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Three Minnesota Cannabis Companies Face Lawsuit Over Edibles, Officials in Oregon Issue Recall for Cannabis Concentrate Products, and Lawmakers in NJ Approve Cannabis Banking Protections Bill

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Three Minnesota Cannabis Companies Face Lawsuit Over Edibles

Minnesota regulations mandate that edibles can contain no more than 5 mg of THC per serving or 50 mg per package. A complaint filed by the Minnesota Board of Pharmacy alleges that three medical cannabis companies disregarded the state’s rules on THC potency limits. The companies named in the complaint are Northland Vapor Company Moorhead, Northland Vapor Company Bemidji, and Wonky Confections. In the complaint, the three business entities are collectively called Northland Vapor. According to a release from the Board of Pharmacy regarding the issue, investigators found packages of cannabis edibles that contained 2,500 mg of THC, which is over 50 times the state’s legal limit. 

Officials in Oregon Issue Recall for Cannabis Concentrate Products

Cannabis regulators in Oregon issued a recall for over 22,000 cannabis concentrate products. There is concern that the recalled products may be contaminated with pesticides. According to the Oregon Liquor and Cannabis Commission (OLCC), the products were manufactured by two licensed companies in the state: Bobsled and Quantum Alchemy. The companies are reportedly cooperating with officials to identify and destroy potentially contaminated products. The products range from extracts such as resin to Rick Simpson oil and vape cartridges. It is estimated that approximately 13,600 potentially contaminated products were sold to consumers and 9,300 items were still on the market. Retailers in the state were notified about the recall and given specific instructions on how to destroy or return the recalled cannabis products.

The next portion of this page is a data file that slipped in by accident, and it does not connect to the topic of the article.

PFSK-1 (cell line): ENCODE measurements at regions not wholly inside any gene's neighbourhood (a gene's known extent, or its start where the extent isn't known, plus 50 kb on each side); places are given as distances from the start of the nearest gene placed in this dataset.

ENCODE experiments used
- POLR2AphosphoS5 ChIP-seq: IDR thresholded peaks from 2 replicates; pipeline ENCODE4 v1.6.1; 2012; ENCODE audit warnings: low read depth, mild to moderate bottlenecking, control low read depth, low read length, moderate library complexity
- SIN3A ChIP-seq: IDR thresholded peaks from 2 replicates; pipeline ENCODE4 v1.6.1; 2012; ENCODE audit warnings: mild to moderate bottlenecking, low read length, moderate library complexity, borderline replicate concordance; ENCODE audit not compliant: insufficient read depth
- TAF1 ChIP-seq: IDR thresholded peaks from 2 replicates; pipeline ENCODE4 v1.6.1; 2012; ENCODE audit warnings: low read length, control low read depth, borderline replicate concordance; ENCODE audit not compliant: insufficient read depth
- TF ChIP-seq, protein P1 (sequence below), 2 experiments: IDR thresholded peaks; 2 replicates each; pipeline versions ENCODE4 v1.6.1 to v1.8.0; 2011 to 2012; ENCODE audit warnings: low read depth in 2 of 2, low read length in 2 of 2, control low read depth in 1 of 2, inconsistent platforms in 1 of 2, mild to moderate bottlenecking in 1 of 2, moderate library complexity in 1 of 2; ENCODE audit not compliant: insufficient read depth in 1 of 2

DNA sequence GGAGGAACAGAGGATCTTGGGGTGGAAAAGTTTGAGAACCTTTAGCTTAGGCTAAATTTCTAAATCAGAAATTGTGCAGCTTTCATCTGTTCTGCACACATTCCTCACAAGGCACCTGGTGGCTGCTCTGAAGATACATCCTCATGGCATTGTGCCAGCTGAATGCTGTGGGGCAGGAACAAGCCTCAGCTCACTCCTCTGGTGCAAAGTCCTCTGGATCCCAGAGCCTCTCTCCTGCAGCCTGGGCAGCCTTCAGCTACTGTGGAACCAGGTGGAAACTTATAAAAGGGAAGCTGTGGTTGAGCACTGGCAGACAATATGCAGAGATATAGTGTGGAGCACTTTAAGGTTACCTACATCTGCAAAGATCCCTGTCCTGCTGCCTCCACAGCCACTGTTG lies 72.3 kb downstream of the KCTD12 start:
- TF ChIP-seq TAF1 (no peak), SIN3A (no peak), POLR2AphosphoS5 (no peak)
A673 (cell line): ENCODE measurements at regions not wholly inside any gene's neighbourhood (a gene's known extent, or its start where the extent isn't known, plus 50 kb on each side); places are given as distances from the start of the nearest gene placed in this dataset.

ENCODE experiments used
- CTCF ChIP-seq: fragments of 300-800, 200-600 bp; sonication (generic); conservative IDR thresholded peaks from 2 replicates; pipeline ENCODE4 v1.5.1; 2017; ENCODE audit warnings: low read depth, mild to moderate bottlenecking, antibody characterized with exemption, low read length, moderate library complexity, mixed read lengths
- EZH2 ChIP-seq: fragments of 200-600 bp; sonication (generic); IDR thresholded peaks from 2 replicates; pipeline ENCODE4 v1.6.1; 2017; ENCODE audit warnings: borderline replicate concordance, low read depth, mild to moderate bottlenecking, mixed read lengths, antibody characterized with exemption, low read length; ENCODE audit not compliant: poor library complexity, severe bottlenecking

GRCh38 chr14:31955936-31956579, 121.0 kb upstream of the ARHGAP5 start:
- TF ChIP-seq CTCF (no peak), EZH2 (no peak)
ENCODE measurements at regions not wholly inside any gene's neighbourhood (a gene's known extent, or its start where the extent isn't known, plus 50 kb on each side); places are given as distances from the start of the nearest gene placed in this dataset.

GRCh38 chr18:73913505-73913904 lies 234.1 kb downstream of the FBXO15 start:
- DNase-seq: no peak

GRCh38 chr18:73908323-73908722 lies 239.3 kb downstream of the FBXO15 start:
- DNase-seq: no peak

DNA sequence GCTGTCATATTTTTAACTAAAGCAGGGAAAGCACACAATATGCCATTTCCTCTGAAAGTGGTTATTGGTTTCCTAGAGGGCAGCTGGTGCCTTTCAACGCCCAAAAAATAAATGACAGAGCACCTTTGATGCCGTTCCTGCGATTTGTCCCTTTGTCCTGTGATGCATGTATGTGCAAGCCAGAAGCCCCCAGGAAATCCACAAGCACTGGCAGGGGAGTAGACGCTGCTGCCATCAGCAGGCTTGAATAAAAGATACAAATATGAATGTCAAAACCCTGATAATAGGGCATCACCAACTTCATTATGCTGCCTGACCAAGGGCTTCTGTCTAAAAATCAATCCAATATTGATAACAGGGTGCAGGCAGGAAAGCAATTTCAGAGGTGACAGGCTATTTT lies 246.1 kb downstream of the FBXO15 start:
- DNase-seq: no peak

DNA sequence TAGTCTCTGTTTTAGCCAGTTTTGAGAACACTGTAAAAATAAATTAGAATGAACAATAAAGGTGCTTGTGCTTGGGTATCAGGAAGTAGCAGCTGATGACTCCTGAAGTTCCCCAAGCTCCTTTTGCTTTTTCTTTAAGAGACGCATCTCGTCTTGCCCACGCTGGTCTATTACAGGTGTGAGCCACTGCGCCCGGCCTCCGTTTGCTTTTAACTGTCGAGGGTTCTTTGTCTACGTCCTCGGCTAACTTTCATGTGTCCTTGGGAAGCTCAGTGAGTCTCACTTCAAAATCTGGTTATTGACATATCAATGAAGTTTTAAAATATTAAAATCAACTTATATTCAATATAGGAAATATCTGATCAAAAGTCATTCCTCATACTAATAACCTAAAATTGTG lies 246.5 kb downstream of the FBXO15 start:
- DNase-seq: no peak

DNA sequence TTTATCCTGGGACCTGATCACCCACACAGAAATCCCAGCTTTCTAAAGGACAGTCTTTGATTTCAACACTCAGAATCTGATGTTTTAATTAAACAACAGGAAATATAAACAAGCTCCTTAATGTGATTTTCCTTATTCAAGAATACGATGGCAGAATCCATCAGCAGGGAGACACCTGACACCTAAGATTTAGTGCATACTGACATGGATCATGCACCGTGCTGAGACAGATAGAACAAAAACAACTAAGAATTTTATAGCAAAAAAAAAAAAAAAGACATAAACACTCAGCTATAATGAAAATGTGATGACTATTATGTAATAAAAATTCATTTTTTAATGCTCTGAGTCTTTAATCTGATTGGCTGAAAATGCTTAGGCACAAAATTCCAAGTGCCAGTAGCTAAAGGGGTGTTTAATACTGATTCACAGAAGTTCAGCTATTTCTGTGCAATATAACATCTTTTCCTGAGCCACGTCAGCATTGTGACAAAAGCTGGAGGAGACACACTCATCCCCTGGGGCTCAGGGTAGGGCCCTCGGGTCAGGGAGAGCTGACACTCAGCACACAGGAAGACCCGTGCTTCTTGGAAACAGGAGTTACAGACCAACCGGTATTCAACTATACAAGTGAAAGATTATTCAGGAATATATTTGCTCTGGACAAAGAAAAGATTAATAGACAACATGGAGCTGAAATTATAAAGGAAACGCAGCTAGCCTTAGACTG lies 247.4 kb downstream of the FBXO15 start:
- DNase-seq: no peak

Lawmakers in NJ Approve Cannabis Banking Protections Bill

An Assembly committee in New Jersey approved legislation to provide state-level protection for financial institutions that choose to work with licensed cannabis businesses. The bill, which was from Assemblymember Verlina Reynolds-Jackson, passed nearly unanimously in the Assembly Financial Institutions and Insurance Committee. Despite strong support, a few committee members expressed concern that the legislation might give banks and insurers a false sense of security as it does not provide immunity to financial institutions from federal prosecution. But, the bill does make it unlawful for any state agency to penalize any financial institution or insurer for working with state-legal cannabis businesses. While this measure is certainly a step forward in providing needed banking services to cannabis companies, many banks remain reluctant to work with these businesses out of fear of federal prosecution.